And what is totally random, the city that doesn’t have any other role in the Bible, Nazareth, plays a part in Matthew’s story. Matthew is usually very specific when he quotes scripture, when he indicates the significance of a specific city or nation. Jesus went to Egypt, according to the narrator, “in order to fulfill the scripture that says, I called him out of Egypt.” But when it comes to Nazareth, however, Matthew speaks more vaguely, about the prophets. The prophets say . . . no specific prophet. Nazareth wasn’t a big place. But in Hebrew, it sounds like branch, which leads some to believe that Matthew is recalling Isaiah’s prophecy that from this branch (which in Hebrew is nezer, thus echoes Nazareth) a new and perfect sovereign will arise; it’s Matthew’s way of saying even this random place, with no real significance otherwise, plays an integral part in God’s plan (Eugene Boring, “Matthew” in New Interpreter’s Bible, vol. 8 (Nashville: Abingdon Press, 1995, 147).
It may sound strained to our ear, but in a sense, Matthew writes out a bold narrative of God’s grace — nothing in Matthew’s estimation is beyond God’s care and providence, even that which seems to happen by chance.
In his Sermon on the Mount says, Jesus says, “Don’t worry about what you will wear or what you will eat. Look at the lilies of the field and how they are dressed — not even Solomon in all of his glory was dressed as beautiful as one of these flowers. And yet, these are here today and tomorrow they are gone. If God clothes the flowers of the field, which are here today and gone tomorrow — and seem about as random as wind, seed, and soil — will not God clothe you even more than these?”
Our lives matter to God.
Maybe the places we have called home. The living room where this happened; the bedroom; the apartment; the heart ache of house and hearth. Addresses with a number and a name that only we seem to know. And seasons of life when we have felt homeless. The near misses. And the painful losses. The friends we lost to HIV AIDS; and those who survived, seemingly by a miracle. The regrets that haunt us to this day.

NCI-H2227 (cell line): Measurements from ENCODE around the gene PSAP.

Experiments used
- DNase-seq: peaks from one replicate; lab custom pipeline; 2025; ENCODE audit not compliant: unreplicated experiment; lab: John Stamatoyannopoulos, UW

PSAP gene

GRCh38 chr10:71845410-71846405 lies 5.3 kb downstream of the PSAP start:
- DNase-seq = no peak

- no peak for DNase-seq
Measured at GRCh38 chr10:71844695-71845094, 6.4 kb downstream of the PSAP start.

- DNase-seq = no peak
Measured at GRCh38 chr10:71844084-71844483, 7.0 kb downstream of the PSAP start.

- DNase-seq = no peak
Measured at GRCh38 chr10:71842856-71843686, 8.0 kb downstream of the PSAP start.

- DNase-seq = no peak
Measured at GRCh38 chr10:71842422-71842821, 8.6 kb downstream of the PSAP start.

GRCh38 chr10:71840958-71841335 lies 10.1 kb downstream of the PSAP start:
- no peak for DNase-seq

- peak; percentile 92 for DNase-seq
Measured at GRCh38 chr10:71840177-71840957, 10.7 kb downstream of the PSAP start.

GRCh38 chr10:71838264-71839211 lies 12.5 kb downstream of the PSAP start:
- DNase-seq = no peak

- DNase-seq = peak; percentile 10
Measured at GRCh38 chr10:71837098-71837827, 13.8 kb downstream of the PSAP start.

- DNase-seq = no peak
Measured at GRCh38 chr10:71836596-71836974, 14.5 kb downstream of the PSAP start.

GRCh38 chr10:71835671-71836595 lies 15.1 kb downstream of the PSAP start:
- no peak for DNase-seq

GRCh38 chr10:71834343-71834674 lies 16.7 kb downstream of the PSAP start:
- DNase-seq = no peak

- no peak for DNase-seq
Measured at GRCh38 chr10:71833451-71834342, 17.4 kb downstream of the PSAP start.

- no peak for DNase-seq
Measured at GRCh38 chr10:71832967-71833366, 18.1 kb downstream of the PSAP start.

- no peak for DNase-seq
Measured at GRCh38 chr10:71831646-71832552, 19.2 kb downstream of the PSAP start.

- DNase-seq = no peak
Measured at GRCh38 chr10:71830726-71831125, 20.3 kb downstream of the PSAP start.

Some of us didn’t want to be survivors. And some of us have spent decades trying to understand what it means to survive. Maybe we’re more than survivors. We’re more than the near miss. We are more than pawns in some demented game of chance.
It’s not always possible to achieve Matthew’s exalted theology, looking at everything and having it all make sense. It doesn’t make sense. Not always anyway. Perhaps we would do better to remember those who look for us every morning. There may be days when you don’t know why you live. But I bet there’s someone who looks for you, whose heart fills with happiness when they see you. Live for them . . . and you might find in that love reason to live and love yourself.
Guilt is another way we deal with survival. Maybe we punish ourselves. But guilt is also a way of saying we were somehow in control. Is a soldier in control of a combat situation? No, not really. Flying shrapnel is the opposite of control. Psychologists who study trauma survivors say guilt is an exaggerated sense of our own agency — it doesn’t allow us to really grieve. Grieving may be a sign that we’re beginning to surrender ourselves to God’s care . . . or perhaps surrendering our anger to God.
Maybe what I’m trying to say here is that surviving isn’t the same as living. Surviving takes the decimation, the loss as the beginning point.
The whole story of these cities, these near misses, isn’t that anyone survives. Jesus doesn’t survive. In a sense, his innocence dies on that very day, that very day of seeming survival. He can’t live casually; he lives boldly, because he understands that this is living. He lives in such a way that he dies because he is determined to live completely, fully, and boldly.
Being with the stranger. Eating with the estranged. Befriending the friendless. Follow Matthew’s story and that’s the kind of survivor, savior Jesus you will find. The resurrection suggests to me that the cross is part of the story — in our Apostle’s Creed, we say, it happened this way, that Jesus suffered under Pontius Pilate, was crucified, dead, and buried, he descended into hell, and on the third day he rose again.
Maybe our invitation for the new year, is to think about our lives, how they happened this way . . . under this or that ruler, this or that calamity, this or that near miss, this or that displacement . . . and to listen for the way God’s grace writes the true and substantial story of our lives, including our lives, as they unfold, in Christ, with Christ, through Christ, under some Pontius Pilate or other.